"How common is interactive visualization on the web?" "What is the most popular visualization design?" "How prevalent are pie charts really?" These questions intimate the role of interactive visualization in the real (online) world. In this project, we present our approach (and findings) to answering these questions. First, we introduce Beagle, which mines the web for SVG-based visualizations and automatically classifies them by type (i.e., bar, pie, etc.). With Beagle, we extract over 41,000 visualizations across five different tools and repositories, and classify them with 85% accuracy, across 24 visualization types. Given this visualization collection, we study usage across tools. We find that most visualizations fall under four types: bar charts, line charts, scatter charts, and geographic maps. Though controversial, pie charts are relatively rare for the visualization tools that were studied. Our findings also suggest that the total visualization types supported by a given tool could factor into its ease of use. However this effect appears to be mitigated by providing a variety of diverse expert visualization examples to users. By using a scalable and automated data collection process, Beagle can support a variety of data-driven visualization design techniques, where a large input corpus is used to train machine learning models and extract design heuristics for automated visualization of new and unfamiliar datasets.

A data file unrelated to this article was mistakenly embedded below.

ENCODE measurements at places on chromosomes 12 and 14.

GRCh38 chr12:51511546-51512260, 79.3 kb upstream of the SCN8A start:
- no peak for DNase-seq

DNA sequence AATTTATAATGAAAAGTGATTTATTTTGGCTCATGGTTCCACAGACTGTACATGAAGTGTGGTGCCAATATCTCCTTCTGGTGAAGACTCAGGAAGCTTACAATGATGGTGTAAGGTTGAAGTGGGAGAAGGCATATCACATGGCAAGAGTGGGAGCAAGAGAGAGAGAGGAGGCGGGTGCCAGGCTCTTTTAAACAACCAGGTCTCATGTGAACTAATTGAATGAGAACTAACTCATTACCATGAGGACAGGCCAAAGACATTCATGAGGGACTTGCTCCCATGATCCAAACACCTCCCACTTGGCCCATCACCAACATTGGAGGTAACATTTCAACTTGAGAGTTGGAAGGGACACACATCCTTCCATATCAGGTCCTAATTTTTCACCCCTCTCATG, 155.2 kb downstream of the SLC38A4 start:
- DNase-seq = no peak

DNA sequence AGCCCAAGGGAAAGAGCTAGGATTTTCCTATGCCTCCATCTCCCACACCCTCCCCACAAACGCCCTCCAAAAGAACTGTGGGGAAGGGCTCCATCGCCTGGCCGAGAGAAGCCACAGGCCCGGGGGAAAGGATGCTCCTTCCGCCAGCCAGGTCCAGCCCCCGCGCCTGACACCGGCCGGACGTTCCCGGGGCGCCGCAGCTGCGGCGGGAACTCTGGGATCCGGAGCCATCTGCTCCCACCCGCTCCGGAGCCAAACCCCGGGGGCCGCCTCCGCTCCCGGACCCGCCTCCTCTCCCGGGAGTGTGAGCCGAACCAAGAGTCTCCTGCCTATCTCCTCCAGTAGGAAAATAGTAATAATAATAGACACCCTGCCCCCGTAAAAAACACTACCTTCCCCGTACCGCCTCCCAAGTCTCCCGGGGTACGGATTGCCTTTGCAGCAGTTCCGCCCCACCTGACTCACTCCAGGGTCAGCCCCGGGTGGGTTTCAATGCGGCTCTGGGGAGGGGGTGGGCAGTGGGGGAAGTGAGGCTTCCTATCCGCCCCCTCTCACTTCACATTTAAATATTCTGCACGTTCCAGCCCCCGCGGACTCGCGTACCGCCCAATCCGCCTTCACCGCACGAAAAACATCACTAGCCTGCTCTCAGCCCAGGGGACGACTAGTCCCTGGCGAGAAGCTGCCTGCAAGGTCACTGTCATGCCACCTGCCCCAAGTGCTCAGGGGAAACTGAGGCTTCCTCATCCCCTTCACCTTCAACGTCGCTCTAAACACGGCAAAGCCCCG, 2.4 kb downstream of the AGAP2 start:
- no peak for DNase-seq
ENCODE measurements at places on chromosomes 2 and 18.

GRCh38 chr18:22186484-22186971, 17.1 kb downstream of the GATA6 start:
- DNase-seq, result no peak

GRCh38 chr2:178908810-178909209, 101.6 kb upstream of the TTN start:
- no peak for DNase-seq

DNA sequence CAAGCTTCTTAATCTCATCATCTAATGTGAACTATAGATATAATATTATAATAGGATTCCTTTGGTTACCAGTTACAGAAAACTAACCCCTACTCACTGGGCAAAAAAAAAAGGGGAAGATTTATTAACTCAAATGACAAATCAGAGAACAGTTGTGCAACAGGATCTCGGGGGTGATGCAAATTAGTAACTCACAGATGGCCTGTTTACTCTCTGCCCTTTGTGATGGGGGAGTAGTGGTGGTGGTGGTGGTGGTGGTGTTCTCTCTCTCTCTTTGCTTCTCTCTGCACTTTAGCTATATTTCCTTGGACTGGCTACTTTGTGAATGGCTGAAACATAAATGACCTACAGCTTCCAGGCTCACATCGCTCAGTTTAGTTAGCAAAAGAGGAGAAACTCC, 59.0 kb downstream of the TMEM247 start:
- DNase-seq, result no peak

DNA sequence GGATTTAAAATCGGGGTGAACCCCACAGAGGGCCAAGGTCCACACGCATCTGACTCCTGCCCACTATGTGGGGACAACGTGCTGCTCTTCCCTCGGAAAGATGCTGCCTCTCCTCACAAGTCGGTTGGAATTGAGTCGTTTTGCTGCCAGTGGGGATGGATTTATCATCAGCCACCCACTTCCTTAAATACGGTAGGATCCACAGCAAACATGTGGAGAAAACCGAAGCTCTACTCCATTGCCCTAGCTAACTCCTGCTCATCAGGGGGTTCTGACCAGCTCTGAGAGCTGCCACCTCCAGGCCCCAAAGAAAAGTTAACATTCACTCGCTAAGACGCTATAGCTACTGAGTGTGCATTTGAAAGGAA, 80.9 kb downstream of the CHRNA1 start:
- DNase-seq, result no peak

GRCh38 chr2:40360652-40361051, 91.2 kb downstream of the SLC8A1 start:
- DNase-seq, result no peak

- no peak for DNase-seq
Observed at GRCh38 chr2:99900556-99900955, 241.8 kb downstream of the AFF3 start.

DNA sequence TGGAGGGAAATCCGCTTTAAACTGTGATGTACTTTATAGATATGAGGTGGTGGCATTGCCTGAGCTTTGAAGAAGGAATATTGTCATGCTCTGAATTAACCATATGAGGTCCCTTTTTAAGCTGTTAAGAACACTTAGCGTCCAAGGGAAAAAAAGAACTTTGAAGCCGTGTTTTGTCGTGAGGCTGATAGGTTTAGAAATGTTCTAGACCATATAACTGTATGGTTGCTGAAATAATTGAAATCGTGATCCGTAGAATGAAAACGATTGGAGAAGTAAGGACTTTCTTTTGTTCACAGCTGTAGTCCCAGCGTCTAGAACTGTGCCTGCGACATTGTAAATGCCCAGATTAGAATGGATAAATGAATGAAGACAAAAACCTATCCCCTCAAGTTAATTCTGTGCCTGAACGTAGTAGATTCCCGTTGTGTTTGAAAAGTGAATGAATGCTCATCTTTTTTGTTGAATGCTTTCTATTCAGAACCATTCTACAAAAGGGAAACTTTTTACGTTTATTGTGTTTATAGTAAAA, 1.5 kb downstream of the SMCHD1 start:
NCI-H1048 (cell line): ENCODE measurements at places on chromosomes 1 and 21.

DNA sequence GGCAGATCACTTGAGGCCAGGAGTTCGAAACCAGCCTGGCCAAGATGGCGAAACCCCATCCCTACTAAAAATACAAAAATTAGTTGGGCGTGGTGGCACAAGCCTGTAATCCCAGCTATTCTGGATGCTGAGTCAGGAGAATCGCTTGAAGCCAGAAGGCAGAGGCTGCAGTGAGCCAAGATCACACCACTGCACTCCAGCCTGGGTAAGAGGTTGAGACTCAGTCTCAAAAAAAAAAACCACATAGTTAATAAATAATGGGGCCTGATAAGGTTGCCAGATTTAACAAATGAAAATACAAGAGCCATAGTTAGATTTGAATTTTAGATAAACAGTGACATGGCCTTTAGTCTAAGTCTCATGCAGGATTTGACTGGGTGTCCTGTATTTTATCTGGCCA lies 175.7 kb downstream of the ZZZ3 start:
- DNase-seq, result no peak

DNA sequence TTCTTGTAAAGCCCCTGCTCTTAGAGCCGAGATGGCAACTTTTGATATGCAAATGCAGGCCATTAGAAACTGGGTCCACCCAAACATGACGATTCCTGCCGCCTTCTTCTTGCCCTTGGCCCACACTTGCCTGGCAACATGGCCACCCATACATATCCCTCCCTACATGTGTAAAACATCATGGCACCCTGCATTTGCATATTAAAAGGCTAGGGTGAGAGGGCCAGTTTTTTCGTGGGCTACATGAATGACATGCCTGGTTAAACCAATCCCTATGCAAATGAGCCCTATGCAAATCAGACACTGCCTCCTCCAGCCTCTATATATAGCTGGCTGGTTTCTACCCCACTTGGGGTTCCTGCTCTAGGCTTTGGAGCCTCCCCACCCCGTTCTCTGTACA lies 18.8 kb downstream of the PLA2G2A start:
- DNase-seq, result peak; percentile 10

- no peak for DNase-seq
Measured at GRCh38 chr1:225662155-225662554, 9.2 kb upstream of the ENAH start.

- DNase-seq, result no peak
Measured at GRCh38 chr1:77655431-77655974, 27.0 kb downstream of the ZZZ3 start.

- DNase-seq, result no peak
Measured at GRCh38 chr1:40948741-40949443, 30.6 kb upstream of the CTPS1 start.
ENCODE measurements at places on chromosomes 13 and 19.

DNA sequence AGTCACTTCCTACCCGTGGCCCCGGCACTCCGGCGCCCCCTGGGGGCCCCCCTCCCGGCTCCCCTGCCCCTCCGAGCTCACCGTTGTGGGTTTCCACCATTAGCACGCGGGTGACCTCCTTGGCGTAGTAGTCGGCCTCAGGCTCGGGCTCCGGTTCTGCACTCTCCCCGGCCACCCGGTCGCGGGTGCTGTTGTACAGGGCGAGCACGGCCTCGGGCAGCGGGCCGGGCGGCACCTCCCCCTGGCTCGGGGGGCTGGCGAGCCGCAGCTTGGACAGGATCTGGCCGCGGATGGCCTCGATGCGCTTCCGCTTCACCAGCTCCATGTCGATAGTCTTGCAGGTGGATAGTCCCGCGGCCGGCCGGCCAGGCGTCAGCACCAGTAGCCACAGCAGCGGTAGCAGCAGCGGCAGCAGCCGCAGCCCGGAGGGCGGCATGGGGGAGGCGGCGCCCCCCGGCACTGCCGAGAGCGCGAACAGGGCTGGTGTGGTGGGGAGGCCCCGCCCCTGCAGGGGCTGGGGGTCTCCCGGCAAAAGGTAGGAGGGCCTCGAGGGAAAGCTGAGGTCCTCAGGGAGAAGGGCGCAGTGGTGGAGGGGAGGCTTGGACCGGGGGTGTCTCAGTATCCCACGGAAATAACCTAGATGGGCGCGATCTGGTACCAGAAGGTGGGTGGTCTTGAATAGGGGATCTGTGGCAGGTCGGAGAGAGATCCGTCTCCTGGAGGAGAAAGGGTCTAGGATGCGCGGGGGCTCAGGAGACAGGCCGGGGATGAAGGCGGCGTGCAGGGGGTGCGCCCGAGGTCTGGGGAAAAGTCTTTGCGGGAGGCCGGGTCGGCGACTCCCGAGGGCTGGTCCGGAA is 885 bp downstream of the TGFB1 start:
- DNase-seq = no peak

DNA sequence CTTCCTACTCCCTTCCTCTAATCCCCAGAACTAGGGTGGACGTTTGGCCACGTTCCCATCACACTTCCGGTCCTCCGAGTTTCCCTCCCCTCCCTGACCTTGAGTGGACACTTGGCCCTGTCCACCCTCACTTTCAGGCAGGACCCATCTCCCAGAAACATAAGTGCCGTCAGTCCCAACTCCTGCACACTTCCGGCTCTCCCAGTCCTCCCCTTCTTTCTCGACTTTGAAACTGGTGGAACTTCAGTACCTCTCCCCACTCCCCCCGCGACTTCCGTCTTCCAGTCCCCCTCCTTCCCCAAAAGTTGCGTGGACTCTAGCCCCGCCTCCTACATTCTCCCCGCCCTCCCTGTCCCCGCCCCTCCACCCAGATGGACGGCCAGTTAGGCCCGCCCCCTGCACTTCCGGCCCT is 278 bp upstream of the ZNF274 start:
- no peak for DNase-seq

As real-time monitoring and analysis become increasingly important, researchers and developers turn to data stream management systems (DSMS's) for fast, efficient ways to pose temporal queries over their datasets. However, these systems are inherently complex, and even database experts find it difficult to understand the behavior of DSMS queries. To help analysts better understand these temporal queries, we developed StreamTrace, an interactive visualization tool that breaks down how a temporal query processes a given dataset, step-by-step. The design of StreamTrace is based on input from expert DSMS users; we evaluated the system with a lab study of programmers who were new to streaming queries. Results from the study demonstrate that StreamTrace can help users to verify that queries behave as expected and to isolate the regions of a query that may be causing unexpected results. This project was completed during my internship at Microsoft Research in 2014, and was presented at the CHI 2016 conference.
ForeCache was connected to BigDAWG to support interactive exploration of medical patient data from the MIMIC II dataset, and was presented as part of the BigDAWG demo at the VLDB 2015 conference. BigDAWG is a federated database supporting multiple data models to power a variety of analysis and exploration use cases.